If you want to learn more or need an international team for your PR and marketing initiatives, check out the Global PR Network.

Instagram’s Insta-Scam: 5 Lessons to Learn

TOS Change Spurs Boycott of the Popular Service

On Monday, photo-sharing service and online hipster club, Instagram, released that it would be changing its terms of service within the next 30 days. Essentially, the announcement left the door open for Instagram to use photos shared by users for Instagram’s advertising and would allow other third-parties access to those photos (presumably at a premium). A lot of sites are having a difficult time trying to monetize their, often awesome, features and Instagram is a big player in the social space trying to do just that.

Loyal users took to (other) social media platforms immediately to share their uproar, spawning the quick proliferation of  #BoycottInstagram and sending the hashtag up the Twitter trending flagpole. In short, the idea of Instragram letting companies pay for user’s personal photos without their permission was too much for Instagramers to handle and, being social media inclined, they made sure to speak up.

In just over 24 hours after the terms of service had been released, and the ensuing backlash heard, Instragram co-founder Kevin Systrom posted a blog response aptly titled “Thank You and We’re Listening.” The blog post assured users that, “Instagram does not claim any ownership rights over your photos” and that he really heard the message of their users.

There is a lot we can learn from Instagram’s response. Here is what they did right:

  1. React…Quickly: Instagram didn’t just respond to their customer’s complaints, they did it promptly. Because the complaints were made in a real time medium, they responded in the speed that is required of “real time.” These days, if you don’t respond to social media complaints within 24 hours, you are leaving your customers hanging. In many cases this will make them doubly angry, and an angry customer is a customer lost.
  2. Respond in the Same Medium: Too often companies that have an issue respond to complaints in ways that don’t quite seem congruous with the complaint. But if your house is flooding, you aren’t going to pull out the fire extinguisher. Similarly, if you get a letter of complaint, you should respond with a letter. In today’s online era, if you get a complaint online, you also need to reply in that way.
  3. Acknowledgment of the Specific Complaints: Unless you are getting thousands of letters every day (like the President) there is no reason you shouldn’t personalize your response. By acknowledging the specific issues that your customers (you know, the people that make you money) are having,  you are showing that you are really truly listening to you customers. In turn, they feel appreciated and confident that you are capable of solving the issue, simply because you understand it. With a simple, “we’ve heard loud and clear,” Instagram shows they have been listening… seriously.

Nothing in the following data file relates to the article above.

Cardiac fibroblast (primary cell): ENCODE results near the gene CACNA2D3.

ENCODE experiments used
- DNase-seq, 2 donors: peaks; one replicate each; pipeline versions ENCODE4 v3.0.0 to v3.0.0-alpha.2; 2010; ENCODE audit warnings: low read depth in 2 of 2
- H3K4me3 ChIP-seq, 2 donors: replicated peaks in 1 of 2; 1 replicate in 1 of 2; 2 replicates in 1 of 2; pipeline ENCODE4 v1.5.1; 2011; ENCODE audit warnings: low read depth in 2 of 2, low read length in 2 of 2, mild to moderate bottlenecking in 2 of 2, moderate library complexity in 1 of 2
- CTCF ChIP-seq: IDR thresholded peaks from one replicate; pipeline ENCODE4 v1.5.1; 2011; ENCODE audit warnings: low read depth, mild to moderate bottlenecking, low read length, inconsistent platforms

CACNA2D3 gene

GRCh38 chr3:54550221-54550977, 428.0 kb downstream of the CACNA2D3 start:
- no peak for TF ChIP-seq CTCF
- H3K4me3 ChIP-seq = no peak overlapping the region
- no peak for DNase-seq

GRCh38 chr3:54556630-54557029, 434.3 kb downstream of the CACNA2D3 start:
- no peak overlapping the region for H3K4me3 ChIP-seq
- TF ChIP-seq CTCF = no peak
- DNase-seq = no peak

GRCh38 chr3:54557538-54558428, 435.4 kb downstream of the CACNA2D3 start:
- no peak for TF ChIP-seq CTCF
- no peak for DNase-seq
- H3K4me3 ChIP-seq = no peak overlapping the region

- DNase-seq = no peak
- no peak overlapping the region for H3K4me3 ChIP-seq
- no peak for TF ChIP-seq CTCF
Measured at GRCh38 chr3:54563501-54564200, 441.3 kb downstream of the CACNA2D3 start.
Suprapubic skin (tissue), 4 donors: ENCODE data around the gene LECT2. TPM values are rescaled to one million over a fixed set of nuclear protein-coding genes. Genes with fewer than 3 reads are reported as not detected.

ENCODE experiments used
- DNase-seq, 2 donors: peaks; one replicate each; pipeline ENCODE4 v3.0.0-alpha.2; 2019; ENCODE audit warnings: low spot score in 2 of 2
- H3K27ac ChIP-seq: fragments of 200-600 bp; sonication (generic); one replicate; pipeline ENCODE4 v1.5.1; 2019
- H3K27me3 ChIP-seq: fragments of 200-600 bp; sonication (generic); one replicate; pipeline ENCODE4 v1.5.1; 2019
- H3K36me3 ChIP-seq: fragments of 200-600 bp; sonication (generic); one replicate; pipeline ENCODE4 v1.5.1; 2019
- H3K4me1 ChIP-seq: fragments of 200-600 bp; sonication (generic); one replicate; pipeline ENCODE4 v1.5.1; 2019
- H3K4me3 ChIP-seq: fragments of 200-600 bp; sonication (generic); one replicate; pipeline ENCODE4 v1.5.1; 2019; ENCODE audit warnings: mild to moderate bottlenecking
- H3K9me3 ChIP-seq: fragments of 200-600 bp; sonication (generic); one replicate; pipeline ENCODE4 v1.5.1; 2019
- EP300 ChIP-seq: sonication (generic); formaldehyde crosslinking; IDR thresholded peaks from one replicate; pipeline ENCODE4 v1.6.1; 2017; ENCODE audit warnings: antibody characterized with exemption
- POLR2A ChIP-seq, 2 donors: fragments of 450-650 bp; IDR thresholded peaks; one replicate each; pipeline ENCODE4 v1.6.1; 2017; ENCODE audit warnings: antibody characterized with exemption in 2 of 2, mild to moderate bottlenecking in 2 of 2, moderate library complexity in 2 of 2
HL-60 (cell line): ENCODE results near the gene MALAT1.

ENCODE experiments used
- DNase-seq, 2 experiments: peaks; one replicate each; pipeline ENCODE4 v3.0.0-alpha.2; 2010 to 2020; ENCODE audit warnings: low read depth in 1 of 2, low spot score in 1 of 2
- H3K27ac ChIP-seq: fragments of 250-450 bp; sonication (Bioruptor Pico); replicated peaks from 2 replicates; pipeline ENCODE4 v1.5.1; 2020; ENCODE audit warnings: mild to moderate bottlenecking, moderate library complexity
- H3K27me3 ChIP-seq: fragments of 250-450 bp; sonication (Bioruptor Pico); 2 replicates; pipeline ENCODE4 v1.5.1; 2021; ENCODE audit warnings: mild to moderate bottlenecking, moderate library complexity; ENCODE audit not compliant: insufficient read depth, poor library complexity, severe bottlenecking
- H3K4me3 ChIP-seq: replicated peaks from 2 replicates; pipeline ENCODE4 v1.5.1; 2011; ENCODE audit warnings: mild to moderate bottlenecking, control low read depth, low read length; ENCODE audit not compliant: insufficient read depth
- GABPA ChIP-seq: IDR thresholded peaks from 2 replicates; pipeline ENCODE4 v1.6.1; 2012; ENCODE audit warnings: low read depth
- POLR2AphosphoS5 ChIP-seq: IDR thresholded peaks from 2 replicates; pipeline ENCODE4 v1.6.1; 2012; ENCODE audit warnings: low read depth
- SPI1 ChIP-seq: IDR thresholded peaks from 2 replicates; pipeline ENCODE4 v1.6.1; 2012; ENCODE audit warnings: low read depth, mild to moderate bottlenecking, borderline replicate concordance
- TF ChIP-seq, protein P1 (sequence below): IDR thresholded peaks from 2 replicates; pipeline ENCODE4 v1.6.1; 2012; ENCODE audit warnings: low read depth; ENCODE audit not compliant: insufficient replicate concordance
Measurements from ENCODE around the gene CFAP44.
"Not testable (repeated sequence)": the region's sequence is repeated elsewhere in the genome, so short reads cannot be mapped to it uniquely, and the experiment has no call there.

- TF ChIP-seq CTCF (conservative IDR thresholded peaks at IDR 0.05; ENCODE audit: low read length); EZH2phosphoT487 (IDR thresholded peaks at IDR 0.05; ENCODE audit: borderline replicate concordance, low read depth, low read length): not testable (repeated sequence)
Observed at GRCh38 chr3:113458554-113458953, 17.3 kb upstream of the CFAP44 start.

4. Show Appreciation: Although it may be negative feedback, it is still your customer talking. If your customers are taking the time to verbalize specific complaints, and not just drop your service, it means they want to know you heard them. Additionally, the feedback is an amazing resource because it allows you to hear directly from ACTUAL customers, which you can use (if you’re smart) to make your business better and appeal more to your clientele  In the future, I bet instagram will be a lot more sensitive to all issues around privacy.
  5. Share Resolutions or Timetable: Even if you don’t have the solution yet, in times of crisis it is more important than ever to be transparent. The trust between the business and the customer has been broken causing visible outrage and even users to drop your service. The first order of business, especially if your in the business of collecting peoples personal info and lives, is repairing that trust. The best way to do that is to fix the issue. Unfortunately, in the 24-hour news cycle of today you barely have time to breath before issues can explode. The next best thing then is sharing HOW exactly you plan to fix the issue.

BONUS: One thing Instagram SHOULD Have Done

  1. Say Sorry: So often companies in crisis will respond by only fixing the issue. In this case, Instagram acknowledged the complaint, but rather than apologizing for their actions that led to their customer’s issues they provided an excuse: “Legal documents are easy to misinterpret.” Acknowledging that you made a miss-step actually makes you more human and relatable  When people complain, especially in social media, they are doing it in part because they want to heard, not just because they are upset. If they were just angry they would stop using the service. Saying sorry tells your clients you hear them and value their opinions. One word, 5 letters can make all the difference.

~Julie Kaviar


Why Should You Engage on Facebook? Answer: 12%